The Seer

A ballad by Thomas Davis

 “It is hard to follow one great vision in this world of darkness and of many changing shadows. Among those men get lost.”
― Black Elk, Black Elk Speaks

“Not far from Big Skylight and Four Windows Caves,
across fields of aa lava, loose, rough, sharp, flecked with green and orange lichen,
in darkness so absolute light becomes a memory,
blind dragons live beside an underground river”

— Thomas Davis, Inside the Blowholes

One day and night, three days and nights,
He sat inside the earth
And stared at winter’s cold, bright skies
Awaiting spring’s rebirth.

Inside his heart an awful dread
Quaked through each day’s long hours,
His mind’s shade stirring strange,
Malevolent, dark powers.

At sixteen years he should have been
Alive to all life held,
But in the windswept wilderness
He sat alone, compelled

To wait for promises that hung
Suspended in the air —
As foreign to his wish for life
As ghosts of grizzly bears.

Then, with the rising of the moon,
As puffs of glittering snow
Flowed ghostly over coal-black stones,
A trance began to flow

Like water over who he was,
His dreaming powerful
Enough to give him second sight,
A world turned beautiful.

And from the east he saw them flying,
Great beasts with whirling eyes,
Bright wings, long necks outstretched, their bodies
Dark in cold, night skies.

Inside his cave his vision thundered songs
As beasts as large as hills
Flew straight toward his hiding place,
Then flared their wings, a shrill

Bewailing shivering alive
The silver moon, the stones,
The night-time universe,
His fragile frame of human bones.

“Beware! Beware!” His spirit wailed.
“We’re dragons,” said huge minds
Inside his mind. “We’re all that’s left
Of ancient dragonkind.”

He tried to cringe back in his cave,
But as the dragons sank
Their claws in earth and slowly walked
Past where he hid and shrank

From heads and bodies nightmare-huge,
He felt how sadness filled
The night and twisted who he was,
His boyhood murdered, killed

By creatures that could not be real,
By sadness from a trance,
By loss much greater than the loss
Of humans from life’s dance.

The dragons passed him in the night,
Came to a cave so huge
It seemed to swallow dragons whole
Into a centrifuge.

As dragon after dragon went
Beneath volcanic ground,
He held his breath and prayed and prayed
He’d not be seen nor found.

At last a single dragon paused
Before the mawing dark;
She seemed to sigh before she left
The night, a matriarch

Who did not want to leave the world
For life inside old fires
Long ossified to rock and sure
To end her life’s desires.

And as she paused she turned and saw
Him huddled in his cave.
Her eyes whirled fire and made him quake
While trying to be brave.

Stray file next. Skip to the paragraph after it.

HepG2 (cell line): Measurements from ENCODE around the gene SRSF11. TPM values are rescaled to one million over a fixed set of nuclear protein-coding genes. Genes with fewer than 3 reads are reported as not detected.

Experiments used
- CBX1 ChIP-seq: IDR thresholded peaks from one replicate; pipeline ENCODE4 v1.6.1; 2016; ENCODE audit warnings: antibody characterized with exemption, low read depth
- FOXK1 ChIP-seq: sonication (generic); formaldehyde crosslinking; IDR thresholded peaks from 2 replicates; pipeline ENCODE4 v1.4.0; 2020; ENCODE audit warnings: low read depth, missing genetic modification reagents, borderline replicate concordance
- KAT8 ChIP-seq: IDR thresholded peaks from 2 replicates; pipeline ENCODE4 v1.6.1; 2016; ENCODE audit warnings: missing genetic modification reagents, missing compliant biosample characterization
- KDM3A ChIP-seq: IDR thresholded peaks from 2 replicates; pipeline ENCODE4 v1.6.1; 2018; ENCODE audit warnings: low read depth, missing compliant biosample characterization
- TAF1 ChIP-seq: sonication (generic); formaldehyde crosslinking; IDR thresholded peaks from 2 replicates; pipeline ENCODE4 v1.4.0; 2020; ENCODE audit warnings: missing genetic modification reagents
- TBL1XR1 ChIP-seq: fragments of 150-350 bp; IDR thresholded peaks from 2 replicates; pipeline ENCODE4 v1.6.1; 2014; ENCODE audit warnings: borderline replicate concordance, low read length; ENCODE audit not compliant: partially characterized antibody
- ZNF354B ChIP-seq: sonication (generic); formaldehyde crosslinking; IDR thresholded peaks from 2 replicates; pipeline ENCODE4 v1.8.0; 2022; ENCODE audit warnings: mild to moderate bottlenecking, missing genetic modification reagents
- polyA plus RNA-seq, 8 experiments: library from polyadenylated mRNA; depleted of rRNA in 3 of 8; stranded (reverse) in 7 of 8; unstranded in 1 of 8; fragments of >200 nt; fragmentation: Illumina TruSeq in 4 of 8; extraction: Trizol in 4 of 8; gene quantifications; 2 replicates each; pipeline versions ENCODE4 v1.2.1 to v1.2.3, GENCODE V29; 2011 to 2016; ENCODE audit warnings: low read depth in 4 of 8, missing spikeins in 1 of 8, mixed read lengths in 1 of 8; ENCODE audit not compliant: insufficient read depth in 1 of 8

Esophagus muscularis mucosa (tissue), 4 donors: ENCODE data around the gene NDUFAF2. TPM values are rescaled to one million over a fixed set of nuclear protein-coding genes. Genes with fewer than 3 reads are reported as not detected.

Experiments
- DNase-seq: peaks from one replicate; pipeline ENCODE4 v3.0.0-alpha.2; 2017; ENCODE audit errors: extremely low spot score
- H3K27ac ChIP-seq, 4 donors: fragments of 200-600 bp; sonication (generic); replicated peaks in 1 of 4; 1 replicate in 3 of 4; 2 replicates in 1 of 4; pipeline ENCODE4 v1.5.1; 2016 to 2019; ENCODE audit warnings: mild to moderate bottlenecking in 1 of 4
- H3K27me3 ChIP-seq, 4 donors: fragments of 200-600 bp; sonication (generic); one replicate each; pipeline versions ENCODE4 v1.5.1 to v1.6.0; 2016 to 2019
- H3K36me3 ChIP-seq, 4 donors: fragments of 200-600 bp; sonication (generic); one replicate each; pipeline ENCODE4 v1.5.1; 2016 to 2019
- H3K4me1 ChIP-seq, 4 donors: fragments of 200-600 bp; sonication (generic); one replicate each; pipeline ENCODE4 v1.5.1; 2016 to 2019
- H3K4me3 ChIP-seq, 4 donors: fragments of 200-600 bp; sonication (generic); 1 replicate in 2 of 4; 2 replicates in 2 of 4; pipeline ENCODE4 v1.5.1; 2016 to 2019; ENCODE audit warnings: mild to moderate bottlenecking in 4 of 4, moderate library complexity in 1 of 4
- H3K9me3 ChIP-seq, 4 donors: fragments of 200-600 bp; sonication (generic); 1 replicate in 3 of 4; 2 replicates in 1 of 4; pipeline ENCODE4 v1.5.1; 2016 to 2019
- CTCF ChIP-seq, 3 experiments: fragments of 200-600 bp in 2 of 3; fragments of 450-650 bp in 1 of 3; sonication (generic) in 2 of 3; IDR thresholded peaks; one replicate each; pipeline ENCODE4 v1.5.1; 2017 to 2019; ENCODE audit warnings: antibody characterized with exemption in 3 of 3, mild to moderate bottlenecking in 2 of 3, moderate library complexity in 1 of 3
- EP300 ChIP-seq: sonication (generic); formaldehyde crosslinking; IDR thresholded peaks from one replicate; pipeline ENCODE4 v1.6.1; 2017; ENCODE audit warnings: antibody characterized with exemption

She made no sound, but stared at him
Until, his heartbeats wild,
He crawled into the night
And stood, a frightened human child

Inside the gaze of dragon eyes
That bored into his heart
And stripped him of humanity,
His spirit rived apart.

The dragon snorted, sending fire
Into the nighttime air.
He stood and forced his eyes to match
The dragon stare for stare.

The world seemed poised upon a brink
Where revelations stormed,
But then the dragon turned from Seer,
Child, leaving him forlorn.

Inside the moment when the dragon
Turned, left him once again
Alone, his hair turned white; he aged
And grinned an old man’s grin.

He kept the dragons’ secret safe
And lived a hundred years,
A man apart, a man so strange
He had no sense of fear.

9 Comments

Filed under poems, Poetry, The Dragon Epic, Thomas Davis

9 responses to “The Seer

  1. An epic poem — well done.

    • Thanks Kenne. This is sort of a prequel to my book, The Weirding Storm, A Dragon Epic, published by Bennison Books in England. I so enjoy going to your site and seeing your photographs and poetry.

  2. Thomas, I really enjoyed this, with its poignant ending. As you always do, you evoked grand images and I could “see” it all. A great story!

  3. How interesting Tom to read this prequel to your book. I can see in this your vision of a dragon world beginning to evolve. On the face of things your invention, shown in The Weirding Storm, is a fantasy story – a genre people love – but of course you were digging down into the human psyche, weren’t you? Those dragons, from an imaginary primeval world, spoke of something half remembered in or half projected from the depths of the mind.

  4. John, you are my favorite poet after Ethel, and, as you know, I read a lot of poetry. I love the insight in this comment, and I hope, I hope, you are right. I need to write an essay about metaphor and how a large work needs not only a well designed plot, but also a metaphorical structure that leads to gold beneath the surface of the story, or, in this case, the poem. Thank you my friend.

  5. I do not need to tell you what you have wrought here nor so well. I see/hear echoes of “inside The Blowholes” as well as “The Weirding Storm” and even more so. Who shall truly distinguish between imagination and reality? The ability to dissolve the boundaries is perhaps the greatest power of poetry and metaphor. Your ballad, so clearly and solidly grounded in a specific point in space, soars beyond specific moments of time, taking the reader with it to another realm, full of both truths and mysteries.

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